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Stargazer43
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17 Aug 2019, 9:53 am

I've noticed a major flaw in the whole political process, and wanted to get everyone's thoughts on what could be done (if anything) to fix it. I see two major issues (although there are definitely more): the huge influence of money in politics, and the unwillingness of politicians to do anything that the public will disapprove of.

With respect to money, getting elected/re-elected requires extreme amounts of money for advertising, campaigning, etc. I doubt that even the wealthiest people have enough money to fund a campaign on their own, so they're required to get money from donors, their party, and anyone who will pay. To get that money, they have to do something in return though. For the party, they have to get in line with the party's doctrine. For donors, they have to vote for bills that benefit them. It basically turns into a vicious cycle where the interests of those who pay get prioritized far above and beyond anything else, purely because the politicians are required to do so for self-preservation.

The second is that politicians will rarely vote for anything that has widespread public dislike, even if it is a requirement. They also typically avoid putting funds into "mundane" things like infrastructure, simply because it isn't a "hot" topic. I think that the best example is taxes: I don't know a single person who wants to pay higher taxes, and the word itself has become almost a political death sentence. That said, it is basically the government's only income source, so if you are spending more than you're collecting, you have to either slash spending, or increase what you're collecting. I think that a big reason for our current budget deficit is related to this: they don't want to increase taxes because no-one wants to pay more money, and they don't want to slash spending because no-one wants their benefits reduced.



The_Walrus
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17 Aug 2019, 11:25 am

The issues are, of course, very different in different countries.

In general, I support the following:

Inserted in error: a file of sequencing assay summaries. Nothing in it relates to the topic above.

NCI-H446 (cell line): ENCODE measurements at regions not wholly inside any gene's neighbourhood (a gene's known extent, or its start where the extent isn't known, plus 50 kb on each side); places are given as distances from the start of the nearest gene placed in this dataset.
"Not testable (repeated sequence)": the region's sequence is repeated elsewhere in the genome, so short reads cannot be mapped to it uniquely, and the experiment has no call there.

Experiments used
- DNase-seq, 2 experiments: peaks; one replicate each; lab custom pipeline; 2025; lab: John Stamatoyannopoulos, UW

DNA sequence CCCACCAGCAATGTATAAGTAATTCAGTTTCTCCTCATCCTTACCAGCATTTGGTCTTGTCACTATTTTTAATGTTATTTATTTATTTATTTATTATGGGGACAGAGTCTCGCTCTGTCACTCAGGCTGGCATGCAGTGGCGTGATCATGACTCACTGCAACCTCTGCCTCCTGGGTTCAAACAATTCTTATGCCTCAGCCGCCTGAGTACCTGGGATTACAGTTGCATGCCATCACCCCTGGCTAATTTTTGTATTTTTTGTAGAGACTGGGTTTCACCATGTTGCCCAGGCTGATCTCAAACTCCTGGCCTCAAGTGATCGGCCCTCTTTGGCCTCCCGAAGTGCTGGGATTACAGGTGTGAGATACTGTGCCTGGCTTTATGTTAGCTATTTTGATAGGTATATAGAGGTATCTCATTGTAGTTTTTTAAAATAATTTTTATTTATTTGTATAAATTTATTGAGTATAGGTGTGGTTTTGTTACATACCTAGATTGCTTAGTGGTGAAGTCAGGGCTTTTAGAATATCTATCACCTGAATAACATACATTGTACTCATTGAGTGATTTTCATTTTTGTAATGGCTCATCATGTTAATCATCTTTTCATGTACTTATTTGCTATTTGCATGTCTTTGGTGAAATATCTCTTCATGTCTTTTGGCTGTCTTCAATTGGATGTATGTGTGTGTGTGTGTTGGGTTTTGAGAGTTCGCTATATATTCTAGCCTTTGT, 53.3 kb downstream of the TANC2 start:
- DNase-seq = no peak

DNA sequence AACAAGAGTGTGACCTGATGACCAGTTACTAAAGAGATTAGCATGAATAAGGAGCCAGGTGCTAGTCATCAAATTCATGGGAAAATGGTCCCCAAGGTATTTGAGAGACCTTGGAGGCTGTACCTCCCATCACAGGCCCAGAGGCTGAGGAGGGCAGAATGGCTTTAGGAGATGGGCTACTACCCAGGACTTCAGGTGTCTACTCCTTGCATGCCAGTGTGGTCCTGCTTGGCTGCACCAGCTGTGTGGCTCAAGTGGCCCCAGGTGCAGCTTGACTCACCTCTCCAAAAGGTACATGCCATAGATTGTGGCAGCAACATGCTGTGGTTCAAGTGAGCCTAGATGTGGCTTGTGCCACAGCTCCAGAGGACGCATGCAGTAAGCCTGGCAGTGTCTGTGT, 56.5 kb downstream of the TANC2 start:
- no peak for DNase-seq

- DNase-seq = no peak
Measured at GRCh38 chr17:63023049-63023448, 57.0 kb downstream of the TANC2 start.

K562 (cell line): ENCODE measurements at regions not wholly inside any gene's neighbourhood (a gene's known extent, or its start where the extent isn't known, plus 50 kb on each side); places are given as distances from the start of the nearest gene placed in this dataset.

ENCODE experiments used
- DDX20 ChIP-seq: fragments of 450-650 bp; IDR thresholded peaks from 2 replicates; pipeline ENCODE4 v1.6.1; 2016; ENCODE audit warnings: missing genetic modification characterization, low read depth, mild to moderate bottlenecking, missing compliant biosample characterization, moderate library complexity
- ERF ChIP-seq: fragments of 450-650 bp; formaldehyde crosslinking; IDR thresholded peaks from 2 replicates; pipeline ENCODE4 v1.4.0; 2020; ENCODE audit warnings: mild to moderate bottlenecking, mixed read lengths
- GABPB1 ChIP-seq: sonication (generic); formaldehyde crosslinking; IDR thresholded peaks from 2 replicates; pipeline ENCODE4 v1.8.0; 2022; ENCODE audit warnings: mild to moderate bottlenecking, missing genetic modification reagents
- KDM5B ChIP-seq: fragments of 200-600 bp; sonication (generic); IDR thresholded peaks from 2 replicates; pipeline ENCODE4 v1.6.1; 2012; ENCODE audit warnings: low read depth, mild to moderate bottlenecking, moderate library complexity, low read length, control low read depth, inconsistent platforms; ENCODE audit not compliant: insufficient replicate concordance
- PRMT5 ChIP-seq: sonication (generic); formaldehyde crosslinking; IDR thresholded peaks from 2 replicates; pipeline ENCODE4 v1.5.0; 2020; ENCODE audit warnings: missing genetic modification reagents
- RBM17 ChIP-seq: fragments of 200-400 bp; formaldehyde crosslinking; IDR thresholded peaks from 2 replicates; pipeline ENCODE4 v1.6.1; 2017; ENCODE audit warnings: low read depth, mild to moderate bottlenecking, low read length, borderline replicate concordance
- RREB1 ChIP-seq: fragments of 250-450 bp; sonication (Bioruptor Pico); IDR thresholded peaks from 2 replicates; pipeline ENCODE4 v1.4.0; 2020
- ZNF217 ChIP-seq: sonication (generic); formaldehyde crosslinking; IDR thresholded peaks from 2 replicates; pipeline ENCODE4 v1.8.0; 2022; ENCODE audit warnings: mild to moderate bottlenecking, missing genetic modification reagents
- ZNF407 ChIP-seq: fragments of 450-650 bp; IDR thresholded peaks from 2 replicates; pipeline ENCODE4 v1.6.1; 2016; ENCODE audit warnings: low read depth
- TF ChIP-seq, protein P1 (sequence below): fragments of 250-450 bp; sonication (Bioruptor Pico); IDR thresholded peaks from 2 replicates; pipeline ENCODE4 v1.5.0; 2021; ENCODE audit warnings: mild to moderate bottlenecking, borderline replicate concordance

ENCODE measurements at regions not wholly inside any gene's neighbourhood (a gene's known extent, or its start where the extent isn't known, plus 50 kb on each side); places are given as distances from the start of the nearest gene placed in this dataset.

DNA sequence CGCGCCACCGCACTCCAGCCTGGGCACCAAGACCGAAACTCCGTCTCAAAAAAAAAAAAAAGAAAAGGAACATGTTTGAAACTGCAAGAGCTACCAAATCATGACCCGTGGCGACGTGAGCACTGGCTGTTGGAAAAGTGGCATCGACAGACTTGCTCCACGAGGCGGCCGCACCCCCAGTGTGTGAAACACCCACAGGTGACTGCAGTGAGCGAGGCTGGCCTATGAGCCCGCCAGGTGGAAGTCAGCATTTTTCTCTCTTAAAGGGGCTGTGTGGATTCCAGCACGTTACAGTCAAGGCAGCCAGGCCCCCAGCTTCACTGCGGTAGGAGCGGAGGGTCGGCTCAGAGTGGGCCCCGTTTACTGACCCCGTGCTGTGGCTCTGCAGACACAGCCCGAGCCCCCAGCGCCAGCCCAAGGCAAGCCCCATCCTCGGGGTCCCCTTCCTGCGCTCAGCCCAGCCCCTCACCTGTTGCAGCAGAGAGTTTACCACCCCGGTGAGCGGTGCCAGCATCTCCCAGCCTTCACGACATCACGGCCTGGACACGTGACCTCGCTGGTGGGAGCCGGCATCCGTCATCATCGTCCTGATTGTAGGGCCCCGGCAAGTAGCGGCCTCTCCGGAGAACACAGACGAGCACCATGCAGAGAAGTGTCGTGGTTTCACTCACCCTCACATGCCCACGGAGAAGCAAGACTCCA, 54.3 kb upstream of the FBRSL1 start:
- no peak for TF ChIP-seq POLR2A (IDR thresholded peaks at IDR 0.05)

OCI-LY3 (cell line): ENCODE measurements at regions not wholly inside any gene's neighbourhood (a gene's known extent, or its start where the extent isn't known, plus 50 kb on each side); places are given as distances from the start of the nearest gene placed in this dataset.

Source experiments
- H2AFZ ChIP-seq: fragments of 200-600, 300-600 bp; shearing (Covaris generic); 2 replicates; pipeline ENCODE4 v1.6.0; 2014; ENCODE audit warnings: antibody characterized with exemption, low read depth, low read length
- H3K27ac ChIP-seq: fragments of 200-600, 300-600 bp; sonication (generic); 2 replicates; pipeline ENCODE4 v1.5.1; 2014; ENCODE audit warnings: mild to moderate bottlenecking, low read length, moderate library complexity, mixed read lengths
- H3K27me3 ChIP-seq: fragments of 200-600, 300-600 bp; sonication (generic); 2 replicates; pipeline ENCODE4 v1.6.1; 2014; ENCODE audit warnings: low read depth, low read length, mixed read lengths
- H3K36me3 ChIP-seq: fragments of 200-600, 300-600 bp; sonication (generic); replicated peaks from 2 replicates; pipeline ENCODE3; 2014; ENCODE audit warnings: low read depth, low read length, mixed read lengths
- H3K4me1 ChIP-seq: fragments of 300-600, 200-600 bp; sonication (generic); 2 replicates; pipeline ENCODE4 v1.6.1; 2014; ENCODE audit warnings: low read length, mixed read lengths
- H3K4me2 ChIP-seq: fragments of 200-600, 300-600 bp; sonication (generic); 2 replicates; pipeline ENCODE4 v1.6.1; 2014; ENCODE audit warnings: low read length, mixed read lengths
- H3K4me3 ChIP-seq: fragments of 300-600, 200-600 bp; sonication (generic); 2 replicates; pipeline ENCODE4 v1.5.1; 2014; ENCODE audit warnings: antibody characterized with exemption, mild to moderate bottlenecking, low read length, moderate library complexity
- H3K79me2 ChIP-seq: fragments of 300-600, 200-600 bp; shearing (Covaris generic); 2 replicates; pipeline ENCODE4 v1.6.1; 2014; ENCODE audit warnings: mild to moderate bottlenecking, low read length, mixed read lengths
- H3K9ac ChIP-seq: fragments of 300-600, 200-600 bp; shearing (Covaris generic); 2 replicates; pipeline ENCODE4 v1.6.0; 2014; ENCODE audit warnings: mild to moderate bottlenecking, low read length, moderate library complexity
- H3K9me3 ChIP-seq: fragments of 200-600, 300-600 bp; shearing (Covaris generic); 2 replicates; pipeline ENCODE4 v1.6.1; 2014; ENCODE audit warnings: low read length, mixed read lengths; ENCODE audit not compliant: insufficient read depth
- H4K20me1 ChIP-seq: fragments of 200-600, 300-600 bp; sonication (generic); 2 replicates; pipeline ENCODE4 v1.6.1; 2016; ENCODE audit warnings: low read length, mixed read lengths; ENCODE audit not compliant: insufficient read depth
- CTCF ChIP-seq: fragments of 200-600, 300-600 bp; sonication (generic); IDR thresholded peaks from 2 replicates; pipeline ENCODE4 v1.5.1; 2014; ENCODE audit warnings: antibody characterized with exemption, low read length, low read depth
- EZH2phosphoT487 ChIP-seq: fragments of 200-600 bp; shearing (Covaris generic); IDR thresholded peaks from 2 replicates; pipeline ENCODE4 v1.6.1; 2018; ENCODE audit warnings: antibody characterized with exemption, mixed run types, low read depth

- A proportionally-elected, unicameral Parliament. The leader of the party best able to command the support of a majority of the House becomes head of state and the leader of the executive, gaining responsibility for appointing ministers.
- Elections every four or five years, with absolutely all citizens (regardless of residence) and residents (regardless of citizenship) being entitled to an equal vote.
- A strong constitution which guarantees basic civil rights, and, where appropriate, minority protections, potentially including electoral seats. There should also be clear and reasonable guidelines on how an area can legal secede from the nation.
- A fully-independent judiciary capable of deeming laws or government actions unconstitutional.
- A strong electoral commission who are responsible for approving political adverts (which must be factually accurate) and enforcing campaign finance laws.
- A requirement that news organisations correct their mistakes in an equally-prominent way to the original mistakes.
- Devolution of decision making to the most local viable level - again, to proportionally-elected regional governments or local councils.
- International collaboration wherever mutually beneficial. Once again, this should be overseen both by proportionally-elected democratic representatives and by an independent judiciary.

I see the case for bicameral Parliaments but I am concerned that they lead to excessive gridlock and are less representative than unicameral Parliaments. They may be necessary in countries where minority representation is particularly important and where technocratic solutions (such as those in Northern Ireland) are not appropriate.

This system is inspired by what I see as the best elements of the British, American, French, German, and New Zealander political systems. I don't claim that it is one-size fits all, but generally it's the sort of system I would like countries to move towards.